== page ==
Chris Burand is president and owner of Burand & Associates, LLC, a management consulting firm that has been specializing in the property/casualty insurance industry since 1992. Burand is recognized as a leading consultant for agency valuations, helping agents increase profits and reduce the cost of sales. His services include: agency valuations/due diligence, producer compensation plans, expert witness services, E&O carrier approved E&O procedure reviews, and agency operation enhancement reviews. He also provides the acclaimed Contingency Contract Analysis® Service and has the largest database and knowledge of contingency contracts in the insurance industry.
Burand has more than 20 years' experience. He is a featured speaker across the continent at more than 180 conventions and educational programs. He has written for numerous industry publications including Insurance Journal, American Agent & Broker, and National Underwriter. He also publishes Burand's Insurance Agency Adviser for independent insurance agents.
Burand is a member of the Institute of Business Appraisers, a department head for the Independent Insurance Agents and Brokers of America's Virtual University, an instructor for Insurance Journal's Academy of Insurance, and a volunteer counselor for the Small Business Administration's SCORE program.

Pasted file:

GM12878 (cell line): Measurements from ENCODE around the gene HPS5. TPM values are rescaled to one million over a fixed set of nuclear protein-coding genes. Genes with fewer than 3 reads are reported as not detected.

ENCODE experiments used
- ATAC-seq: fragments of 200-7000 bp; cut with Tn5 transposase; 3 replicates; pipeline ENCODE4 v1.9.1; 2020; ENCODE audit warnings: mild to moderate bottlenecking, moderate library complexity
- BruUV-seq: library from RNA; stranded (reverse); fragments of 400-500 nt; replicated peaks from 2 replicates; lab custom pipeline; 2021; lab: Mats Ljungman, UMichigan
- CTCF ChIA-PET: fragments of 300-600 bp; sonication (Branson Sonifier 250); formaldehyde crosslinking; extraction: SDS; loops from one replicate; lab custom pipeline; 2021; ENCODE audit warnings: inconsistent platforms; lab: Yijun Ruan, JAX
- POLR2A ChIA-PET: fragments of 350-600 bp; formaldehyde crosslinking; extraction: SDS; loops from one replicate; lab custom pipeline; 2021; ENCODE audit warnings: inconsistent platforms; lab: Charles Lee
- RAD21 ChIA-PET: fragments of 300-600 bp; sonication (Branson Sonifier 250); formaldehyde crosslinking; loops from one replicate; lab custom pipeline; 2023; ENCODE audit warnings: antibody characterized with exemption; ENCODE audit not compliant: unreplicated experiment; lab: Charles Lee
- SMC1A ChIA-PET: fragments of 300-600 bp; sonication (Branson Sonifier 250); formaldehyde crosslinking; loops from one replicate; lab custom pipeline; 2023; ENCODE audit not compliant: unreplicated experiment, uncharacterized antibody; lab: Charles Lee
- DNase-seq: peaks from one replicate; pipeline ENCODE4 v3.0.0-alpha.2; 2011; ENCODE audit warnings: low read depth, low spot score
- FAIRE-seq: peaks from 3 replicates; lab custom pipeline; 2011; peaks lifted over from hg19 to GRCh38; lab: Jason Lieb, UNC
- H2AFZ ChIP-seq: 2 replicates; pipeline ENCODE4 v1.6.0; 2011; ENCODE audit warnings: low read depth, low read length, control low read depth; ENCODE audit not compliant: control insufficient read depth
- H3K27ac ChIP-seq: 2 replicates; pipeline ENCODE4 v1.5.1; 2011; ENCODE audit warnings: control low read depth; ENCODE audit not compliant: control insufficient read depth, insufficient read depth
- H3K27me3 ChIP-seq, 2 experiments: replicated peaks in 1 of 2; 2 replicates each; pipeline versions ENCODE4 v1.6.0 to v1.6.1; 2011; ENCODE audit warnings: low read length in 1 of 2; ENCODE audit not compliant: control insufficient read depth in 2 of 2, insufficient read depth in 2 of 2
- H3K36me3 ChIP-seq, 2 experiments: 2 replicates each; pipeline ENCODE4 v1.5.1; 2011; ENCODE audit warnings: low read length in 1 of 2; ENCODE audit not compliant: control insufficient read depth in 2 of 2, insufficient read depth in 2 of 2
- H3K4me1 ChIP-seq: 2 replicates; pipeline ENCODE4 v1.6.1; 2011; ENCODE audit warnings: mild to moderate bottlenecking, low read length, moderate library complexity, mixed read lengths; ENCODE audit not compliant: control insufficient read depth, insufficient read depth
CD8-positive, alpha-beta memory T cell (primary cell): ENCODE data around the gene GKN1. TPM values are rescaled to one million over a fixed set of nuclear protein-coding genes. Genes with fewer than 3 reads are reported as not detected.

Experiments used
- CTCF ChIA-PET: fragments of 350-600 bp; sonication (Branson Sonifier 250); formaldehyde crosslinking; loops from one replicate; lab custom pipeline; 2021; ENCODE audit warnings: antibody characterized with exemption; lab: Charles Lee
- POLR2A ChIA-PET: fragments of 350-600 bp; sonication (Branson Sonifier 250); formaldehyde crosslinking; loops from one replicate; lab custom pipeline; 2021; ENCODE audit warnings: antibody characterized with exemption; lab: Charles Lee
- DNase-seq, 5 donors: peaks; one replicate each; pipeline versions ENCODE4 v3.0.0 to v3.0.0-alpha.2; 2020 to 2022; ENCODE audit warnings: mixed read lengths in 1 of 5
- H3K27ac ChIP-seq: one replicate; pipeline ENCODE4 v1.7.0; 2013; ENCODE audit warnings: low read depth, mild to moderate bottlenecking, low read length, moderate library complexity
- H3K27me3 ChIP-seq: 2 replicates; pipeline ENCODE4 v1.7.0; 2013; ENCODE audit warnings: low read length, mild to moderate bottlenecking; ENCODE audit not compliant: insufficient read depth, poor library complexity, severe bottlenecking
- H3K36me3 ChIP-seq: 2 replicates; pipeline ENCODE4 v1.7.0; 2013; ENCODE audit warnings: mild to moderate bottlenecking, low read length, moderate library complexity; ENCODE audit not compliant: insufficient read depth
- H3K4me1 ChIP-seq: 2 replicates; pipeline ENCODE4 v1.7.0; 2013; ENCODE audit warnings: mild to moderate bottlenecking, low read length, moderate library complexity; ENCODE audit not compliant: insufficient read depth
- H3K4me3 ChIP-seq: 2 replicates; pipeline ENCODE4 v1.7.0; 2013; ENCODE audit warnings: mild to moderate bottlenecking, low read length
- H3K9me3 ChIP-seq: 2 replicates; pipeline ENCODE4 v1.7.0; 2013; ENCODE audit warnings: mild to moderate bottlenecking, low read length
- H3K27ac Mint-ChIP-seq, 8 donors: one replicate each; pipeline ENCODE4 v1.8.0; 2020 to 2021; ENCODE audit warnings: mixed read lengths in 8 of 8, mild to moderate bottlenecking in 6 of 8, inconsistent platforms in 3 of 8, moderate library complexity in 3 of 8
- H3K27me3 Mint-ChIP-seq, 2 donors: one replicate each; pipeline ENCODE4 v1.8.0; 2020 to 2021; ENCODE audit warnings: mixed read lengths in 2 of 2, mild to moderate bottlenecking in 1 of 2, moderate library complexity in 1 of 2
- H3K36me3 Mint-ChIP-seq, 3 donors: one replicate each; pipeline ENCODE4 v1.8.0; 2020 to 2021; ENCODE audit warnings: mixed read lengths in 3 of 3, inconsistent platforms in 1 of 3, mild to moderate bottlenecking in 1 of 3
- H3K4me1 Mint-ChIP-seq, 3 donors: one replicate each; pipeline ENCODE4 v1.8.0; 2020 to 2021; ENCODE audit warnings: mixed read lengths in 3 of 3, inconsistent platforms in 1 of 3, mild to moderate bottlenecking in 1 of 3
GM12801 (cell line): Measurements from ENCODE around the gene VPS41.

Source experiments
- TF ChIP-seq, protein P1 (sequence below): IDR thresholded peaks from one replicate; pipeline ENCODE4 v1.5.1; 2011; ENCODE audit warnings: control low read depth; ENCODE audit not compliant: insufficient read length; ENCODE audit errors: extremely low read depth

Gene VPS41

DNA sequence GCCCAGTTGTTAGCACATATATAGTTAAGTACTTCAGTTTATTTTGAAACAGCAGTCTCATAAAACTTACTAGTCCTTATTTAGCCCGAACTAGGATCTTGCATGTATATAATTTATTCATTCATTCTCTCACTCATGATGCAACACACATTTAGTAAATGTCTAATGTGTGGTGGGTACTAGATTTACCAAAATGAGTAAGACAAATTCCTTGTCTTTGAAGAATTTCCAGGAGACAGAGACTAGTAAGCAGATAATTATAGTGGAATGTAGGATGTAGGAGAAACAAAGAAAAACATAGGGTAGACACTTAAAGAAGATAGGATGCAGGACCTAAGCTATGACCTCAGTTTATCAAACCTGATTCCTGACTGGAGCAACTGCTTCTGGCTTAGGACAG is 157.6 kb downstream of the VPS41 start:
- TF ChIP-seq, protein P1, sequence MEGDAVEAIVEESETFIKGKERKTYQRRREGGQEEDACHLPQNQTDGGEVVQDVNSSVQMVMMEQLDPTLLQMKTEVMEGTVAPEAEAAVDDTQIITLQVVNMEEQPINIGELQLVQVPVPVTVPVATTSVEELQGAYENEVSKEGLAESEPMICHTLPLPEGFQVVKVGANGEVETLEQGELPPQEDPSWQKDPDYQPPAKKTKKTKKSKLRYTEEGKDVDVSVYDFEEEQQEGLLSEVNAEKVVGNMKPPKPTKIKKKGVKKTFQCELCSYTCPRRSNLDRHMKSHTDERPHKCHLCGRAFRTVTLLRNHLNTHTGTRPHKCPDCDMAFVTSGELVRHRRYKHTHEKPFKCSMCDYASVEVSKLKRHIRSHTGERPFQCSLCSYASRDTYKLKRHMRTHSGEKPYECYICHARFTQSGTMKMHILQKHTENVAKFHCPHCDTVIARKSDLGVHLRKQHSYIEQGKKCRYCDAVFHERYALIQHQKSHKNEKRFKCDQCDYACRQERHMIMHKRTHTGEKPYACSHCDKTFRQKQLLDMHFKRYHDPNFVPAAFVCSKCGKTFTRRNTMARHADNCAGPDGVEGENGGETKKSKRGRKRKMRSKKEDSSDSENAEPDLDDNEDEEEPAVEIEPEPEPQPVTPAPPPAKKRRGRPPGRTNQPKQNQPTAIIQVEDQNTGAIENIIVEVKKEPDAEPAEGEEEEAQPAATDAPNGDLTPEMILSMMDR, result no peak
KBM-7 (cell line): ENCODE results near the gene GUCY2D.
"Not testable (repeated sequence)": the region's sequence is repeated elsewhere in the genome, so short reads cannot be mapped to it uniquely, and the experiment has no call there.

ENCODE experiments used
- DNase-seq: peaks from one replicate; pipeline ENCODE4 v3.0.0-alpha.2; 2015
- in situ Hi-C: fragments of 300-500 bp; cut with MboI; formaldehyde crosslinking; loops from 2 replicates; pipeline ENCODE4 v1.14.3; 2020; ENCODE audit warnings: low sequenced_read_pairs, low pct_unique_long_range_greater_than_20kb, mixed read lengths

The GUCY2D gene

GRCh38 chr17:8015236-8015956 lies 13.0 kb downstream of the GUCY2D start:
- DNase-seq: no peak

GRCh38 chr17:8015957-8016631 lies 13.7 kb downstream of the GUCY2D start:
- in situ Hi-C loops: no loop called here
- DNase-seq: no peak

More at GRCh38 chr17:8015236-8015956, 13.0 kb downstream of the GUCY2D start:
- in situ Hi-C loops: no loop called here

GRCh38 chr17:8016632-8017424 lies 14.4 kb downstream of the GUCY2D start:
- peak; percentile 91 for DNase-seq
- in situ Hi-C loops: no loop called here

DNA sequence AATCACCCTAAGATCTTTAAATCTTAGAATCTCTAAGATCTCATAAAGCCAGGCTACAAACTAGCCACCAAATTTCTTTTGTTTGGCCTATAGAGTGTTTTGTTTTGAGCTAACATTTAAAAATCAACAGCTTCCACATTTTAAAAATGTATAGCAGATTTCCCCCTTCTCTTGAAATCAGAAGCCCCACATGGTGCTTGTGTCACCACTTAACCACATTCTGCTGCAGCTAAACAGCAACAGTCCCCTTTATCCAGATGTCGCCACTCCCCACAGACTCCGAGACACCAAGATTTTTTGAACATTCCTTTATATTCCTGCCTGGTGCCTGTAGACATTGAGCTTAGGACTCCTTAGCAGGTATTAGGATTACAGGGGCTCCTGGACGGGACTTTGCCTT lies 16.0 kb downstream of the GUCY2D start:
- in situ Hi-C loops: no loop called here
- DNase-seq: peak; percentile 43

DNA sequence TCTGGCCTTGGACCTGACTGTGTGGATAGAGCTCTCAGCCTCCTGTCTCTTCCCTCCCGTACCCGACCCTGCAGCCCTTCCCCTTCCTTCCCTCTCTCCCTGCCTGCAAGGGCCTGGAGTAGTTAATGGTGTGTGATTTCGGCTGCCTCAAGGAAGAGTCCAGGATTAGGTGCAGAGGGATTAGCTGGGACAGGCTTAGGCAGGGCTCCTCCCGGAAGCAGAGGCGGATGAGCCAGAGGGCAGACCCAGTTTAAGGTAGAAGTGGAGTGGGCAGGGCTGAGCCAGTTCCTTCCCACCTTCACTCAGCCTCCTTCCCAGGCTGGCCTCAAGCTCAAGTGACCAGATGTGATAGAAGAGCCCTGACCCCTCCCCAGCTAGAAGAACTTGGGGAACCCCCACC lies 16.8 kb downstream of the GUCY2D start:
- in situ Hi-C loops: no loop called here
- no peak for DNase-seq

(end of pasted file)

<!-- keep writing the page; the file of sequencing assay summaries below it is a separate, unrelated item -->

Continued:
NOTE: The information provided in this newsletter is intended for educational and informational purposes only and it represents only the views of the authors. It is not a recommendation that a particular course of action be followed. Burand & Associates, LLC and Chris Burand assume, and will have, no responsibility for liability or damage which may result from the use of any of this information.
Burand & Associates, LLC is an advocate of agencies which constructively manage and improve their contingency contracts by learning how to negotiate and use their contingency contracts more effectively. We maintain that agents can achieve considerably better results without ever taking actions that are detrimental or disadvantageous to the insureds. We have never and would not ever recommend an agent or agency implement a policy or otherwise advocate increasing its contingency income ahead of the insureds' interests.
A complete understanding of the subjects covered in this newsletter may require broader and additional knowledge beyond the information presented. None of the materials in this newsletter should be construed as offering legal advice, and the specific advice of legal counsel is recommended before acting on any matter discussed in this newsletter. Regulated individuals/entities should also ensure that they comply with all applicable laws, rules, and regulations.
If you wish to be removed from this mailing, please e-mail AgencyAdviser@burand-associates.com. Copyright 1995 - 2014, Chris Burand